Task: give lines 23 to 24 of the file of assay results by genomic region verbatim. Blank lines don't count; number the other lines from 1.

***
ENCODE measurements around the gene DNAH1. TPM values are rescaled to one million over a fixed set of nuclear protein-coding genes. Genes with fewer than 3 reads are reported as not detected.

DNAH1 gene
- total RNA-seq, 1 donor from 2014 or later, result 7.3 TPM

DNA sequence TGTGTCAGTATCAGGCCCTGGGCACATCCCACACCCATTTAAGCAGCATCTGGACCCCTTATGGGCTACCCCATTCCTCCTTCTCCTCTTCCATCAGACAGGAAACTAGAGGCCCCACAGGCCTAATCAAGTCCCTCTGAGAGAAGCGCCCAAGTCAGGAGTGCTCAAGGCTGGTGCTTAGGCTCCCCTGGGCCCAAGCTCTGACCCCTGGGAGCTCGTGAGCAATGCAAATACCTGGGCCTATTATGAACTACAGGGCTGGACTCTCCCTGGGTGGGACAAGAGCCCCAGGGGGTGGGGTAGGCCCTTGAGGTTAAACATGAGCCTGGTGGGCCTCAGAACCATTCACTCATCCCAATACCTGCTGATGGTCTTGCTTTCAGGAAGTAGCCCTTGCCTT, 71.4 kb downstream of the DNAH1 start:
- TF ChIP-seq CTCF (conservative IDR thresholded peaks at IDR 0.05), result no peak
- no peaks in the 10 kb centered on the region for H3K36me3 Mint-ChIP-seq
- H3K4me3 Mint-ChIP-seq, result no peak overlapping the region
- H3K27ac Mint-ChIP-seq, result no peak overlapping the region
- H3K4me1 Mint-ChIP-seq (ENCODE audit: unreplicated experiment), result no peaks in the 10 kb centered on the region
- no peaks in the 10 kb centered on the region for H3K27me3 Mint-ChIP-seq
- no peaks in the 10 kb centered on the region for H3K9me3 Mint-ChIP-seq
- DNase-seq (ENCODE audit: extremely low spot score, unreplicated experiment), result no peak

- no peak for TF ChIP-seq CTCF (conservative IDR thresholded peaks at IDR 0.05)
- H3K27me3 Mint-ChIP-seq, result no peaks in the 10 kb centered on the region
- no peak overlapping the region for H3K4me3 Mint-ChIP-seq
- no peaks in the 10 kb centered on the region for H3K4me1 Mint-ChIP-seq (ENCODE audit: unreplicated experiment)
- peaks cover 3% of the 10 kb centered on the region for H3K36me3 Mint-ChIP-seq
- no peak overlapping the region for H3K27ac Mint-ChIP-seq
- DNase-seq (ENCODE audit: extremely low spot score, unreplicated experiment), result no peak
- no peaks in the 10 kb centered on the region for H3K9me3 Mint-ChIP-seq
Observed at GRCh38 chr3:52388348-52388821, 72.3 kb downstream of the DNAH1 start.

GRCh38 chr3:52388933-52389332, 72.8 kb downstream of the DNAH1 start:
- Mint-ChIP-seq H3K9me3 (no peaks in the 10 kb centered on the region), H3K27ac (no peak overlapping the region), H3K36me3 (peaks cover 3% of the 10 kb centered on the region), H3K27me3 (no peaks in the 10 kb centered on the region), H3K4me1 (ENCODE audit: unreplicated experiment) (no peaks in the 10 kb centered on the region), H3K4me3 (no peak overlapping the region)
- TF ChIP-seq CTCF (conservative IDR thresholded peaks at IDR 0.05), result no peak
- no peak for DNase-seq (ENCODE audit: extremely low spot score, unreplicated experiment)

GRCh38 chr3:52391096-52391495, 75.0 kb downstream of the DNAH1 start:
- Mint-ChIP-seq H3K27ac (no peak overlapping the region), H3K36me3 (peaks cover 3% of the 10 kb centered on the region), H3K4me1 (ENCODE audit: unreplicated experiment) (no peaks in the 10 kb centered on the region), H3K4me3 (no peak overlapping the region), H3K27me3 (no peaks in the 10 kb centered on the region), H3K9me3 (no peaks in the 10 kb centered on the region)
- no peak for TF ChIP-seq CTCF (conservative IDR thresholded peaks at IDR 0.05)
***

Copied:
- Mint-ChIP-seq H3K9me3 (no peaks in the 10 kb centered on the region), H3K27ac (no peak overlapping the region), H3K36me3 (peaks cover 3% of the 10 kb centered on the region), H3K27me3 (no peaks in the 10 kb centered on the region), H3K4me1 (ENCODE audit: unreplicated experiment) (no peaks in the 10 kb centered on the region), H3K4me3 (no peak overlapping the region)
- TF ChIP-seq CTCF (conservative IDR thresholded peaks at IDR 0.05), result no peak